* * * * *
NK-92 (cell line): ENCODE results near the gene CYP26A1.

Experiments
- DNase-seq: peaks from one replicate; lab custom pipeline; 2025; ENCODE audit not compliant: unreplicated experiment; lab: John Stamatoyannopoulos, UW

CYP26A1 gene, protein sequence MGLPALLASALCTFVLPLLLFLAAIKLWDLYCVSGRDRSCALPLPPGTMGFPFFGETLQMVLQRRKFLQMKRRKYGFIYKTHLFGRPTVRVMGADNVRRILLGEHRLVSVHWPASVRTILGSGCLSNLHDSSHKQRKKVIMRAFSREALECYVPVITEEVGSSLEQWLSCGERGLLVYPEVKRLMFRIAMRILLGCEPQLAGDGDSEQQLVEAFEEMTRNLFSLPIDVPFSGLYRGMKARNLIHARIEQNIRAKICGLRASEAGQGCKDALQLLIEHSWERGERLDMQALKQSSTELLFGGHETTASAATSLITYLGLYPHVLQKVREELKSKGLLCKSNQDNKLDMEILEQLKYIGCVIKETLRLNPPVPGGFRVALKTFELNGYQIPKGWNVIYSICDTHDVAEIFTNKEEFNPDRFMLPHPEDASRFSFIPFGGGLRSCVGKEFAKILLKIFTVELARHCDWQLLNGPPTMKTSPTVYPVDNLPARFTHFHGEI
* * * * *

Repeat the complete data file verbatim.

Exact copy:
NK-92 (cell line): ENCODE results near the gene CYP26A1.

Experiments
- DNase-seq: peaks from one replicate; lab custom pipeline; 2025; ENCODE audit not compliant: unreplicated experiment; lab: John Stamatoyannopoulos, UW

CYP26A1 gene, protein sequence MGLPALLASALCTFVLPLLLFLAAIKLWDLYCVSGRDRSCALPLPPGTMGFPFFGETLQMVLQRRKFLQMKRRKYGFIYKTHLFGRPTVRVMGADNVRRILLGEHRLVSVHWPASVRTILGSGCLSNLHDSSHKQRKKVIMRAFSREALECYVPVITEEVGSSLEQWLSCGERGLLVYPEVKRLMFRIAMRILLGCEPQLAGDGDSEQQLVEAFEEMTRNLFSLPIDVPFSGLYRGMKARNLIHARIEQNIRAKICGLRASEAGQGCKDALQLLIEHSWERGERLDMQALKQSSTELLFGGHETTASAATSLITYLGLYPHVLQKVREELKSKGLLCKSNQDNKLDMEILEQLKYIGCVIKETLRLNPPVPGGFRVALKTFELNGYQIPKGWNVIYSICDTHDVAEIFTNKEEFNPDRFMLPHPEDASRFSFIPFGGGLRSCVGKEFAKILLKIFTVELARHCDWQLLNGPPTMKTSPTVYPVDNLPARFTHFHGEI